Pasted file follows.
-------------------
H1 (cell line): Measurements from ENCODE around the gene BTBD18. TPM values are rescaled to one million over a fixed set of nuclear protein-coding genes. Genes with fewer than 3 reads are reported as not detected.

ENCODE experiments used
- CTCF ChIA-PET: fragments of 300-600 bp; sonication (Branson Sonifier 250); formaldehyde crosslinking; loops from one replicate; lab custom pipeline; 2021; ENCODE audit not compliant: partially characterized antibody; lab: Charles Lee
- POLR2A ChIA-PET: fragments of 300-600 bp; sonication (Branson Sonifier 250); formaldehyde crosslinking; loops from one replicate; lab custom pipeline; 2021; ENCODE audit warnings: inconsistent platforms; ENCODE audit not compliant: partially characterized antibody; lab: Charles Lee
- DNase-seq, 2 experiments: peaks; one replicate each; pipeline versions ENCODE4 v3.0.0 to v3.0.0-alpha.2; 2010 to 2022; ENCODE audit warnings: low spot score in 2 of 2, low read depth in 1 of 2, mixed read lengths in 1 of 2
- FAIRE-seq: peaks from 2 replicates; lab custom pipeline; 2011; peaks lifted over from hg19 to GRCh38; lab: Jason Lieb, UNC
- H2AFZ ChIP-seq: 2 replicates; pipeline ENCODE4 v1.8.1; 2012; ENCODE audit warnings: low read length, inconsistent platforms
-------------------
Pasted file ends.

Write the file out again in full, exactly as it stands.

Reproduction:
H1 (cell line): Measurements from ENCODE around the gene BTBD18. TPM values are rescaled to one million over a fixed set of nuclear protein-coding genes. Genes with fewer than 3 reads are reported as not detected.

ENCODE experiments used
- CTCF ChIA-PET: fragments of 300-600 bp; sonication (Branson Sonifier 250); formaldehyde crosslinking; loops from one replicate; lab custom pipeline; 2021; ENCODE audit not compliant: partially characterized antibody; lab: Charles Lee
- POLR2A ChIA-PET: fragments of 300-600 bp; sonication (Branson Sonifier 250); formaldehyde crosslinking; loops from one replicate; lab custom pipeline; 2021; ENCODE audit warnings: inconsistent platforms; ENCODE audit not compliant: partially characterized antibody; lab: Charles Lee
- DNase-seq, 2 experiments: peaks; one replicate each; pipeline versions ENCODE4 v3.0.0 to v3.0.0-alpha.2; 2010 to 2022; ENCODE audit warnings: low spot score in 2 of 2, low read depth in 1 of 2, mixed read lengths in 1 of 2
- FAIRE-seq: peaks from 2 replicates; lab custom pipeline; 2011; peaks lifted over from hg19 to GRCh38; lab: Jason Lieb, UNC
- H2AFZ ChIP-seq: 2 replicates; pipeline ENCODE4 v1.8.1; 2012; ENCODE audit warnings: low read length, inconsistent platforms